Flattering Parsnips

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The hearth-warming parsnips in our Central TakeHome cases this week are a quintessential flavor in classic holiday fare, perhaps attributed to their name, which sounds perfectly Victorian when you say it with an English accent. The name “parsnip” is attributed to the portmanteau of parsley and turnip. A portmanteau is a mashup of words like Lewis Carroll’s “slithy” from lithe + slimy, or “brunch” from breakfast + lunch.

organic parsnipsParsnips are part of the carrot family (Apiaceae) together with caraway, fennel, and celery. Along with carrots, they were a primary part of the European diet until the potato’s appearance in the 1600s. They were such a part of everyday food, they pop up in expressions like “[those words] will butter no parsnips” which means “flattery will get you nowhere.” From the River Thames boatman’s poem:

Words are but wind that do from men proceed;
None but Chameleons on bare Air can feed;
Great men large hopeful promises may utter;
But words did never Fish or Parsnips butter

Parsnips don’t need a lot of flattery, but a little butter or cream is nice. The chef guru Julia Child has the simplest recipe: “Purée of Parsnips Mellowed with Cream.” She calls it “a heavenly accompaniment” to a holiday meal. Simply steam parsnips, then purée with a “modest amount of cream” (½ cup) and “correct the seasoning.” Julia doesn’t get any simpler than that.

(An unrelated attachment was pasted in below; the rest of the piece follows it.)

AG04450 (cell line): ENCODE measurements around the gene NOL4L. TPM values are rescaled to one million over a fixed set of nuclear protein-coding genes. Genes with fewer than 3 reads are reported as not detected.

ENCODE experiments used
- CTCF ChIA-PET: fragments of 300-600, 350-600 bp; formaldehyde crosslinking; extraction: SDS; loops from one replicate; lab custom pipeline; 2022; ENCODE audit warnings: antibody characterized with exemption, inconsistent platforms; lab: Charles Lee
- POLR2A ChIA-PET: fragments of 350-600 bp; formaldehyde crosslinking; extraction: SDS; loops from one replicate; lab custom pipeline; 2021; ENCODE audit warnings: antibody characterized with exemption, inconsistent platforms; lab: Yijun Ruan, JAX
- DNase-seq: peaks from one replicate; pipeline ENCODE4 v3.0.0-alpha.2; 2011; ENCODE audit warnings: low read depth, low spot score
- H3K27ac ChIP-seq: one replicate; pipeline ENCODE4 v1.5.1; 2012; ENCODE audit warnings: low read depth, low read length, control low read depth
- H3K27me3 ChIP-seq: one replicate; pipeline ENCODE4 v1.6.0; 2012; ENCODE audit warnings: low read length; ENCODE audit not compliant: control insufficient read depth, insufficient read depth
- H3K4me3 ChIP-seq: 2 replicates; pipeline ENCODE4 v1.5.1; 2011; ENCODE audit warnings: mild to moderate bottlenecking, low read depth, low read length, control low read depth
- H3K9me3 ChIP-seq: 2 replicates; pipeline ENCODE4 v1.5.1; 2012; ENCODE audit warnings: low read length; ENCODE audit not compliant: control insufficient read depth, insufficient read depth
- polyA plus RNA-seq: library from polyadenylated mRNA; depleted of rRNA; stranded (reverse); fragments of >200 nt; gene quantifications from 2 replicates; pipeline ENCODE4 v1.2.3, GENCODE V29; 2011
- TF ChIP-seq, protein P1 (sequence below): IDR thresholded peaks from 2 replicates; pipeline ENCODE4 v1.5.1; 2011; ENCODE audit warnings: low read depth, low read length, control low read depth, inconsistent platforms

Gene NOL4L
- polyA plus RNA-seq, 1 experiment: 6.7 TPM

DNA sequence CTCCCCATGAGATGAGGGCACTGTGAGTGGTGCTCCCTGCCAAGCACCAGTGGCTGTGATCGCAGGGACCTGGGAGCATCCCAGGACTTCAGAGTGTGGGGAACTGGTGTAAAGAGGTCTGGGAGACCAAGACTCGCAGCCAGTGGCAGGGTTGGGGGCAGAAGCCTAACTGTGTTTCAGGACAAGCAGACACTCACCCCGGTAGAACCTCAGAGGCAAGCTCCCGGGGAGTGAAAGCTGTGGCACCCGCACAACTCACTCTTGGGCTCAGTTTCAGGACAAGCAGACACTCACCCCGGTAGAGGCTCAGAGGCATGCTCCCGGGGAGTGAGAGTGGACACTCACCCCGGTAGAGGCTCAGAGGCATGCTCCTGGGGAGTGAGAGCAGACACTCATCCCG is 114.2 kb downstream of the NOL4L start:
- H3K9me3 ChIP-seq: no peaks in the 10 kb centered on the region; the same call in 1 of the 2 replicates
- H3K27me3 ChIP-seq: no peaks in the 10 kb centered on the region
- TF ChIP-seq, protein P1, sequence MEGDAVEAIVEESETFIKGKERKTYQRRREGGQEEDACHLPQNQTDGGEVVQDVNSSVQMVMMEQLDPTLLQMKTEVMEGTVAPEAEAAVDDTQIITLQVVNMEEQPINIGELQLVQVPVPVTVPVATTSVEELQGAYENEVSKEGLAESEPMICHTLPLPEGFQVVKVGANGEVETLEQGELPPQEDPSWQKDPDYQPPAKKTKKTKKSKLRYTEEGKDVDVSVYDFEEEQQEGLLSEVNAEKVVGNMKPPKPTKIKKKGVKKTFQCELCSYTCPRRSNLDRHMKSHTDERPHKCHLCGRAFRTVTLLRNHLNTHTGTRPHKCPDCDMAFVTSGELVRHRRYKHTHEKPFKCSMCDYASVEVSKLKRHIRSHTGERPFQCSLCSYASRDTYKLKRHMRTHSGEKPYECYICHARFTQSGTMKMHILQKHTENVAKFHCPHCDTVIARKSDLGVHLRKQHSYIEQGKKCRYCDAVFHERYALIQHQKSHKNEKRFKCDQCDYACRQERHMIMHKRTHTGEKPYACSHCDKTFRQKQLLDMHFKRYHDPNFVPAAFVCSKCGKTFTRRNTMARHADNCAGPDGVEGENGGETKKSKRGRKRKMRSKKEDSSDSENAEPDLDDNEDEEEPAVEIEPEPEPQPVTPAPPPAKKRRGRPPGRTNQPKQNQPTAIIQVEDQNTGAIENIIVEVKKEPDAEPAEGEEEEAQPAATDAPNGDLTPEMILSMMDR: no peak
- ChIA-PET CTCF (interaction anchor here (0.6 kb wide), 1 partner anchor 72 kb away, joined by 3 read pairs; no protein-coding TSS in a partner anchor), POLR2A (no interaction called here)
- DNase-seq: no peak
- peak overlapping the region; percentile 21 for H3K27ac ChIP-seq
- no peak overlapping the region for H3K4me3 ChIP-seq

Like their carrot sisters, parsnips are low-calorie and vitamin- and mineral-rich—only 55 calories per ½ cup. They pack a lot of flavor for their weight. Parsnips don’t take long to cook, only about 10 minutes, so add them in at the end of cooking a stew or soup. Herbs that complement parsnips are basil, dill, parsley, thyme, and tarragon. Or you could just compliment your parsnip by gushing, “You taste absolutely fabulous!”

Preparation: Wash thoroughly, peel, scrape, or gently scrub to preserve the nutrients.

Storage: Store parsnips in the fridge, and don’t peel until ready to use, as they oxidize quickly.

Heidi Lewis writes about farms, bees, and fruit from her home in Sonoma County, CA. She's been with The FruitGuys since they were FruitKids.


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